Junk Bond Yields Go Negative As Central Banks Cut Interest Rates And Print Money (#GotBitcoin?)
Oxymoron Alert: Some ‘High Yield’ Bonds Go Negative. Junk Bond Yields Go Negative As Central Banks Cut Interest Rates And Print Money (#GotBitcoin?)
Many expect more bond yields to go negative as central banks in the U.S. and Europe cut interest rates or return to bond buying to stimulate economies.
For junk bonds that have negative yields, peculiar characteristics help explain their especially ultralow rates.
In the latest sign of financial markets going into uncharted territory, more than a dozen junk bonds, which usually carry high yields, now trade in Europe with a negative yield.
It is a stark illustration of how ultra-loose monetary policies have turned debt investing into a choice about how to lose the least amount of money.
European investors have gotten used to paying for the privilege of owning safe government bonds with negative yields, a kind of backward interest rate that shows the rate at which your money will shrink over time. Investors have also gotten used to highly rated, investment-grade companies trading with negative yields.
But junk bonds are typically risky borrowers with weaker balance sheets and often smaller businesses that may struggle to pay back what they borrow anyway.
“It is a perverse situation,” said Colin Purdie, chief investment officer for credit at Aviva Investors. “It is called ‘high yield,’ so to get a negative yield is pretty unusual. But it’s not completely crazy. For some investors, there is an acceptance that it’s not about absolute returns, but relative returns.”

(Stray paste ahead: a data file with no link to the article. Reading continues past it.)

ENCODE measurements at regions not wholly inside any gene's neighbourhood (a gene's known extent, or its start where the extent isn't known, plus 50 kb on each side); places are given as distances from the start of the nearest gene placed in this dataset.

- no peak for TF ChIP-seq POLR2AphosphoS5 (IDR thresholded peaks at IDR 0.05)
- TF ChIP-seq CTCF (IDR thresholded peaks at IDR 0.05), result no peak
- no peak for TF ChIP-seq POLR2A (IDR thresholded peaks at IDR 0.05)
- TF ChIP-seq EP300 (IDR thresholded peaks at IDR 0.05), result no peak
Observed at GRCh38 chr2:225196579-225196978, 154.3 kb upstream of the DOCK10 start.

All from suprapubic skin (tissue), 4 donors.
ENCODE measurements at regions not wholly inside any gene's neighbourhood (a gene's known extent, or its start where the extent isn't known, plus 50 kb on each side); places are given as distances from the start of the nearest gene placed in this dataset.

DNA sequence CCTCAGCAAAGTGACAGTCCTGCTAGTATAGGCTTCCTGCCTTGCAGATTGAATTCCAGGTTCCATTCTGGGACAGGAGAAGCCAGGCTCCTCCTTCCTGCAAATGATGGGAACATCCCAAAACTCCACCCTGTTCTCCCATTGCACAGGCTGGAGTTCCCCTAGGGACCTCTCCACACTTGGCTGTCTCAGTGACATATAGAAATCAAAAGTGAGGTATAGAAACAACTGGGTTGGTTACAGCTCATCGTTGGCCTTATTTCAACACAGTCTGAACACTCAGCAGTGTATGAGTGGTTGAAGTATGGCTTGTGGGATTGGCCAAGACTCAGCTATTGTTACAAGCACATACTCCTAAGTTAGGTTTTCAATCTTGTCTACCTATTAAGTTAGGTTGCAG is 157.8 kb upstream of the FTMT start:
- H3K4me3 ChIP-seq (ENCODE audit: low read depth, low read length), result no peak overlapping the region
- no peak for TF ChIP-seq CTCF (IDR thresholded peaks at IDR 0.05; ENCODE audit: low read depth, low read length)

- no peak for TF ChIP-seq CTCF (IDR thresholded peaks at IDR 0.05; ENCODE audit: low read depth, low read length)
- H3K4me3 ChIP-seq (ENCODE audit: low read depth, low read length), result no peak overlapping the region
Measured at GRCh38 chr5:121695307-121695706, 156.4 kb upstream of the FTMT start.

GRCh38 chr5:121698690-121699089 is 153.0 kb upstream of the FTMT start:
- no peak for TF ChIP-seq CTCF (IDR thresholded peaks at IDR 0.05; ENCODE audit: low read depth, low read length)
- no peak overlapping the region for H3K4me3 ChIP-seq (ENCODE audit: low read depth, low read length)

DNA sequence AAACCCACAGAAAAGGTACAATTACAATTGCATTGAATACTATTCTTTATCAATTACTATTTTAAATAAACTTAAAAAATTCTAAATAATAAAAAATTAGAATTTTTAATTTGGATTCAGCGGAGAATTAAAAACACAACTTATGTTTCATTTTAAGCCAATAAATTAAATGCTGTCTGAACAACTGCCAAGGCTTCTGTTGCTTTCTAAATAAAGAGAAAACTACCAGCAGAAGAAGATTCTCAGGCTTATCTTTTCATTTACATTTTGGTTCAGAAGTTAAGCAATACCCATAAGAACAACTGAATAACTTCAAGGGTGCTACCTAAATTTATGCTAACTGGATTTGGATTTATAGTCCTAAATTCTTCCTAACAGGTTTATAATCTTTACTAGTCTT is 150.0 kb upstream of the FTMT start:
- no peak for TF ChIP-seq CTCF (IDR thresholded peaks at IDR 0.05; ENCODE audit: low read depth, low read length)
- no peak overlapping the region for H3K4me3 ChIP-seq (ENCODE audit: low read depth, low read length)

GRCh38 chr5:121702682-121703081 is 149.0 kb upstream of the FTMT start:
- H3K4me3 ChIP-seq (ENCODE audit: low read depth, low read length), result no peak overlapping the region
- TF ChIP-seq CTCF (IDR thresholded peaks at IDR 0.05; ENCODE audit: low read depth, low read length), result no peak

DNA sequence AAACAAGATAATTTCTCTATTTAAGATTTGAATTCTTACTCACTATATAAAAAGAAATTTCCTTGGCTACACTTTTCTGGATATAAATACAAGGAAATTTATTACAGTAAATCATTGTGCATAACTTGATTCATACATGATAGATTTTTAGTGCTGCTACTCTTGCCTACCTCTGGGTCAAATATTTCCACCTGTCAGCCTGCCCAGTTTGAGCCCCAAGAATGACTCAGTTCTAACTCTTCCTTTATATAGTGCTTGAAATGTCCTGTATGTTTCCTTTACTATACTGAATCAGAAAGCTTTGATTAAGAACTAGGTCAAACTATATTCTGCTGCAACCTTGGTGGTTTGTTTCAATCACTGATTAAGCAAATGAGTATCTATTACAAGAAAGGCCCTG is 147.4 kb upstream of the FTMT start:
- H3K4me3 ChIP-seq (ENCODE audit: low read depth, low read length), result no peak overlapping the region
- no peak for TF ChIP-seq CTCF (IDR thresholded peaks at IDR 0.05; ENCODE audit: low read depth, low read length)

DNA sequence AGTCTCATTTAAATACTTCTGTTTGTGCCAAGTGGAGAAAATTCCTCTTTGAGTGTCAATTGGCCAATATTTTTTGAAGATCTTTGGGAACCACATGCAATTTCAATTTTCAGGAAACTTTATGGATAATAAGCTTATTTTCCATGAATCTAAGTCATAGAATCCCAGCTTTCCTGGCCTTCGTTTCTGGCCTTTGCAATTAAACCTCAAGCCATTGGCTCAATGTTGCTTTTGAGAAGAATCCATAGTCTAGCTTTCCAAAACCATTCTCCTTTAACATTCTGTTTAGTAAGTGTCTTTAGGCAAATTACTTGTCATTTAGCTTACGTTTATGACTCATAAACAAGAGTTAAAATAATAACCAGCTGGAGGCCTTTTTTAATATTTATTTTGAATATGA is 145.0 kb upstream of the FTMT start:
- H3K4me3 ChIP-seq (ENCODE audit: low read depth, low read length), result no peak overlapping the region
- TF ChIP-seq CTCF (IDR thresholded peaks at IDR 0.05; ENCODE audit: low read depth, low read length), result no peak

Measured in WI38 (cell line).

There are about 14 companies with junk bonds worth more than €3 billion ($3.38 billion) that are trading with negative yields, according to Bank of America Merrill Lynch. They include telecom giant Altice Europe NV and tech-equipment company Nokia Corp.
The Bank of America analysts, who monitor all major corporate bonds in Europe, say they hadn’t seen any negative-yielding junk bonds until recently.
Pushing yields to record lows: The European Central Bank has hinted it will cut its already-negative policy rate in coming months or unveil a restart to its bond-buying stimulus program. Meanwhile, a shortage of high-quality government and corporate bonds has led investors to buy riskier debt to find some income.
To be sure, most junk bonds are still solidly in positive-yielding territory. The yield for BB-rated bonds, the top end of junk, in the ICE Bank of America Merrill Lynch euro high-yield index is 1.9%—down from 3.6% in January—while the average for all junk-rated debt in the index is 3%, down from 4.9%.
And the junk bonds that have negative yields sport peculiar characteristics that help explain their especially ultralow rates.
About half of the negatively-yielding junk bonds have a chance of being repaid early. For some of these, investors buying them now are paying more than their repayment value if they get called, so they would definitely lose money. For example, Mary Pollock, telecoms analyst at CreditSights, points to Altice Luxembourg’s 2022 bonds, which are currently callable, but trade at a price above the call price. They have a yield to call of minus 7.65%, but a yield to maturity of 6.04% (positive), according to FactSet data. Investors may be betting the company doesn’t redeem the bonds.